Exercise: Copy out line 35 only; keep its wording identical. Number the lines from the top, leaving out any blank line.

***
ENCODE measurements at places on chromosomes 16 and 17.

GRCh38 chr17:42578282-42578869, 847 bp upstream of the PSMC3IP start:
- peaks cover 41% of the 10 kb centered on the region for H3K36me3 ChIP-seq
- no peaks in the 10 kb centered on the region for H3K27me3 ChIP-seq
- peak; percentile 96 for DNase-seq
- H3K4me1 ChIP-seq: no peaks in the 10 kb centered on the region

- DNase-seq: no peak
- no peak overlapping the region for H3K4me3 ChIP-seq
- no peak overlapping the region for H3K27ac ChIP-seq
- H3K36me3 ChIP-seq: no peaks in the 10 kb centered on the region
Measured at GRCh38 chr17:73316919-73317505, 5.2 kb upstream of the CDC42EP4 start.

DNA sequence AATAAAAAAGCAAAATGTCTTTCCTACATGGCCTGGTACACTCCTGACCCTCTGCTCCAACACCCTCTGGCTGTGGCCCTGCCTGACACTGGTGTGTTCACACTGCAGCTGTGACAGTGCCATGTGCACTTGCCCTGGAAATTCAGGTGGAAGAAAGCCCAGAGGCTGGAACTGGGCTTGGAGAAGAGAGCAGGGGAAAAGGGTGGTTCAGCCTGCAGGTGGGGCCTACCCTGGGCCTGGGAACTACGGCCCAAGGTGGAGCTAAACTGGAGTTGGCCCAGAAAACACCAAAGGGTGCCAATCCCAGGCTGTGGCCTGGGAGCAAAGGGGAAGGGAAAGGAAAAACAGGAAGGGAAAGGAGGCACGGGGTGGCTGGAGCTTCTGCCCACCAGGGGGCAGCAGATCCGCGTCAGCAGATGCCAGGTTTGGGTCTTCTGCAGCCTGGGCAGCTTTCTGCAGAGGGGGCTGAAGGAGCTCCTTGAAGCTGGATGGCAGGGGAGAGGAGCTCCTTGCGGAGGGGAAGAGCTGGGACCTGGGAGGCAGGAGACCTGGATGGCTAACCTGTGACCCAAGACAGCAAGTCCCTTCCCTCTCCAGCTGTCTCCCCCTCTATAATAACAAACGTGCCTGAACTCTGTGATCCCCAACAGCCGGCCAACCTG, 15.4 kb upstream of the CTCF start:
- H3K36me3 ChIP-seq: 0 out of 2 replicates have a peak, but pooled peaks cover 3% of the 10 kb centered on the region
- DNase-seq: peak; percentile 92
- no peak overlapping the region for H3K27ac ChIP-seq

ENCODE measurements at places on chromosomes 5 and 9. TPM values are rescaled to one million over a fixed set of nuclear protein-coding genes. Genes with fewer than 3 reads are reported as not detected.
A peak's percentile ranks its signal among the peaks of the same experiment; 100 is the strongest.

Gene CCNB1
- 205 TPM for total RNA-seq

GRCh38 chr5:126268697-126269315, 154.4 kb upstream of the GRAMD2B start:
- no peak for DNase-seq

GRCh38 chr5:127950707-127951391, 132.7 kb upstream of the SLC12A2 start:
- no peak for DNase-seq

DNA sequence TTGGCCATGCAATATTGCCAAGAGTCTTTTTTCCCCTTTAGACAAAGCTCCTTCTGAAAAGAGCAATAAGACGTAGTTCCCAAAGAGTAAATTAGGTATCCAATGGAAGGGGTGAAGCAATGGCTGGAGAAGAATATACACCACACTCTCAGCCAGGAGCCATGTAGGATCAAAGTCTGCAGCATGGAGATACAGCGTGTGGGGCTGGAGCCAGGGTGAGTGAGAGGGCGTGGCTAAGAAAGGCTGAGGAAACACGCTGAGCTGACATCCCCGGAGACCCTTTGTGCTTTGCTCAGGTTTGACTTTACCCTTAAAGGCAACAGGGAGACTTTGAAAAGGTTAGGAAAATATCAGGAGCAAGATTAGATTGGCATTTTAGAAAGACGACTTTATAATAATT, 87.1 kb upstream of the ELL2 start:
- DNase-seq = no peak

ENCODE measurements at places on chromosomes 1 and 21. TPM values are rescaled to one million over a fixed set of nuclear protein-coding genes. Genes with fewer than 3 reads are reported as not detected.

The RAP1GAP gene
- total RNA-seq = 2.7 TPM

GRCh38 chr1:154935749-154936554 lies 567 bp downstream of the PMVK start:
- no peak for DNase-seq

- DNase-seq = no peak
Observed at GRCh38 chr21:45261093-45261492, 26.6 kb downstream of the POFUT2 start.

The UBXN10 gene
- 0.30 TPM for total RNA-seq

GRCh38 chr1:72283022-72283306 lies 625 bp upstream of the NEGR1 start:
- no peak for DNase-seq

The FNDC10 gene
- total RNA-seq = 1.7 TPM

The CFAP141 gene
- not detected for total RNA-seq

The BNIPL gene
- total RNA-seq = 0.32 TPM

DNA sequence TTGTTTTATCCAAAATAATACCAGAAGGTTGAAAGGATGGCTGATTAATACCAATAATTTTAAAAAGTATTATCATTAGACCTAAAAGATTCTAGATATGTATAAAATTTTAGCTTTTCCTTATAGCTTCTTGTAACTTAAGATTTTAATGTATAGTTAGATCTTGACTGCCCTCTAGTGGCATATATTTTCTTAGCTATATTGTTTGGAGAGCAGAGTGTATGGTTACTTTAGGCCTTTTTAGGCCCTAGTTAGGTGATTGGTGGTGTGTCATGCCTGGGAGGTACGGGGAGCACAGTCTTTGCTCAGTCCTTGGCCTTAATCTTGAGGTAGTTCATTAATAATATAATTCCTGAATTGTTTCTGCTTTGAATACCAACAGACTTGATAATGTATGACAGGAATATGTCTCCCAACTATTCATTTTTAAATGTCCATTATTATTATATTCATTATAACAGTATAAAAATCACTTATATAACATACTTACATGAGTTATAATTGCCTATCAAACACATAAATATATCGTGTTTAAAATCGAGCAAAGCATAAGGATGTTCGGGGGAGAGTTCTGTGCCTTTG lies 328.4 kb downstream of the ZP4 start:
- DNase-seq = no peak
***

GRCh38 chr1:72283022-72283306 lies 625 bp upstream of the NEGR1 start: